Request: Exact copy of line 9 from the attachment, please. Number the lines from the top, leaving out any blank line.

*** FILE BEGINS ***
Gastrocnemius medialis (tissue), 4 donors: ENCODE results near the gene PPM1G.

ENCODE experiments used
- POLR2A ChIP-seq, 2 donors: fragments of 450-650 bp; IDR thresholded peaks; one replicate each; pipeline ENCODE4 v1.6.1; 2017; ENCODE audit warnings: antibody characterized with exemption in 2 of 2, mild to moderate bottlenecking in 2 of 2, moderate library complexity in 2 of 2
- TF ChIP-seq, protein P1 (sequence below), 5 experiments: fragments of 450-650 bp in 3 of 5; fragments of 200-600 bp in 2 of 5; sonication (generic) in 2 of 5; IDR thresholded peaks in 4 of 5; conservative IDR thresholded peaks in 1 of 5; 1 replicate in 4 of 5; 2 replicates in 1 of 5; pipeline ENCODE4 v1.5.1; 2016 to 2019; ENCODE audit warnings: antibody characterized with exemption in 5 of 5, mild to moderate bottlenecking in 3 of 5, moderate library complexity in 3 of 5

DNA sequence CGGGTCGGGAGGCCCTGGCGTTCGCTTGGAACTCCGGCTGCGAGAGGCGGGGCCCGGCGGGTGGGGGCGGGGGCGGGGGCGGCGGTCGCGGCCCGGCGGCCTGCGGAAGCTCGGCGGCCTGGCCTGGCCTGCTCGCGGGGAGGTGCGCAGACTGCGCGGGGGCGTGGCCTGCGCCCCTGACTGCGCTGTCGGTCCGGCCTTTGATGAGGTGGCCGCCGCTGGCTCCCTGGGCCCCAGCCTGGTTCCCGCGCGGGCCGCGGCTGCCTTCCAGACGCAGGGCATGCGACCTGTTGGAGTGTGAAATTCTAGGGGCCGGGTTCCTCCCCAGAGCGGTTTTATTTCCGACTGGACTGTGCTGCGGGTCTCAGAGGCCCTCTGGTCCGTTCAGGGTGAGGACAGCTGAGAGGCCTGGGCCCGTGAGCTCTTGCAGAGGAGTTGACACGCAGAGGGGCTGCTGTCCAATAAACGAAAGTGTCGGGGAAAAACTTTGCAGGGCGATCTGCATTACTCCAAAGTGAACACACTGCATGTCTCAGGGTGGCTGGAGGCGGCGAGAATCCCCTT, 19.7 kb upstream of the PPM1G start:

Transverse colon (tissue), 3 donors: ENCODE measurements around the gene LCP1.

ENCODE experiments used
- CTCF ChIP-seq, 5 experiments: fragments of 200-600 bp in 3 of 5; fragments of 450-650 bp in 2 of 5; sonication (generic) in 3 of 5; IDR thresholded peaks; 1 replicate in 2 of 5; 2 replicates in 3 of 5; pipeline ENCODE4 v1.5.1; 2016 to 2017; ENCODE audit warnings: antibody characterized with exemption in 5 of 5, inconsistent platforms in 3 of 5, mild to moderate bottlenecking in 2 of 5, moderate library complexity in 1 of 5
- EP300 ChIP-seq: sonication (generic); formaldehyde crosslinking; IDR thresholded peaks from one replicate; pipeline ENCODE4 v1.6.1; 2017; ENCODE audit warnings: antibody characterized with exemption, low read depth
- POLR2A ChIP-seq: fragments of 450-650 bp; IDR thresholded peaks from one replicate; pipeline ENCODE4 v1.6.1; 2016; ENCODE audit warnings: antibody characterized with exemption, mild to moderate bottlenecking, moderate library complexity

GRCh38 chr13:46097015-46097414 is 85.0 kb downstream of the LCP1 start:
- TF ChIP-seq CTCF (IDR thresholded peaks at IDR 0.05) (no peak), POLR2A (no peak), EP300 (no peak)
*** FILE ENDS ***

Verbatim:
- EP300 ChIP-seq: sonication (generic); formaldehyde crosslinking; IDR thresholded peaks from one replicate; pipeline ENCODE4 v1.6.1; 2017; ENCODE audit warnings: antibody characterized with exemption, low read depth